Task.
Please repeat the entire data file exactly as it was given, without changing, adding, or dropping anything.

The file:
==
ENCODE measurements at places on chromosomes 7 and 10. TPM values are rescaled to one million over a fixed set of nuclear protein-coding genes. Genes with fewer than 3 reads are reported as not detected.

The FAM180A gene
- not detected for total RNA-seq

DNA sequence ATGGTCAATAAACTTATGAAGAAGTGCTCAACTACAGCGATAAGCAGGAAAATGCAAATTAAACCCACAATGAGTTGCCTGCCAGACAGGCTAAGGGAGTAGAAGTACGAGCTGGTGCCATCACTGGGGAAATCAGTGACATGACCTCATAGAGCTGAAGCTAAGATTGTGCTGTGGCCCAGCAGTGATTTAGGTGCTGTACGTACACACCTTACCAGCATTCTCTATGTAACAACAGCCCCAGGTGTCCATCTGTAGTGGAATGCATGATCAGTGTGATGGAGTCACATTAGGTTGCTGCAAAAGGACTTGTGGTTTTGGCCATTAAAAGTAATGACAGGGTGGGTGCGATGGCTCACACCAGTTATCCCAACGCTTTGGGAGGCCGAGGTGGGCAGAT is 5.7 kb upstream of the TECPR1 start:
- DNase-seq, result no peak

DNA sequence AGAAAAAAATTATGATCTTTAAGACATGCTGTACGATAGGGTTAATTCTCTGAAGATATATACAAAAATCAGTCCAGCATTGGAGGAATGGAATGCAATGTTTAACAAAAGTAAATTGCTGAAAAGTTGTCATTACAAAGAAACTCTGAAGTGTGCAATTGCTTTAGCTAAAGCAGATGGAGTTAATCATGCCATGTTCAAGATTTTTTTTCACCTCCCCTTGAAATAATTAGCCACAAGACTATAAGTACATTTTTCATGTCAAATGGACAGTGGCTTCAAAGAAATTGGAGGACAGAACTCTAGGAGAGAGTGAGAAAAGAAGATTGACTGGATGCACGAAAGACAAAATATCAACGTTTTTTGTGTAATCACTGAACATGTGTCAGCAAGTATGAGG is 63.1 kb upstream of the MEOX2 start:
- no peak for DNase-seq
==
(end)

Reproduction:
ENCODE measurements at places on chromosomes 7 and 10. TPM values are rescaled to one million over a fixed set of nuclear protein-coding genes. Genes with fewer than 3 reads are reported as not detected.

The FAM180A gene
- not detected for total RNA-seq

DNA sequence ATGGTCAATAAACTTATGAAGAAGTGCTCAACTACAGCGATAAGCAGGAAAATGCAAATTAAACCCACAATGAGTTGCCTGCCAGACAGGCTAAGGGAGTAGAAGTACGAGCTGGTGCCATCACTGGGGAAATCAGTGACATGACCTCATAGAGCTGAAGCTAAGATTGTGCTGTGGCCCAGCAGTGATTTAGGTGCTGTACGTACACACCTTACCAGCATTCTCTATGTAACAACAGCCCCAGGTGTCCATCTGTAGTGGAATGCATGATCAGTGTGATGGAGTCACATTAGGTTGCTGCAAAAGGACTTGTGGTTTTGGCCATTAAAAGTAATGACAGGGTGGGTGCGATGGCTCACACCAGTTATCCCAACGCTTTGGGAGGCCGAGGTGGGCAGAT is 5.7 kb upstream of the TECPR1 start:
- DNase-seq, result no peak

DNA sequence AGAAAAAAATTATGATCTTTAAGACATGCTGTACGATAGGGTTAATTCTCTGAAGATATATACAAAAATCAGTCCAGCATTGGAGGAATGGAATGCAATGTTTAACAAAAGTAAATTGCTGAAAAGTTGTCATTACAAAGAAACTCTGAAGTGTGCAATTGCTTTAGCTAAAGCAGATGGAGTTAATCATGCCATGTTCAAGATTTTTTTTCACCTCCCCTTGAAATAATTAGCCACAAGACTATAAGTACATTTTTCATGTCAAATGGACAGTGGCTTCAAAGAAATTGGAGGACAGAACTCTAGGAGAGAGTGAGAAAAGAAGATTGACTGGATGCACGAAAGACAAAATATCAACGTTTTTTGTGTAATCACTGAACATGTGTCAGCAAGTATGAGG is 63.1 kb upstream of the MEOX2 start:
- no peak for DNase-seq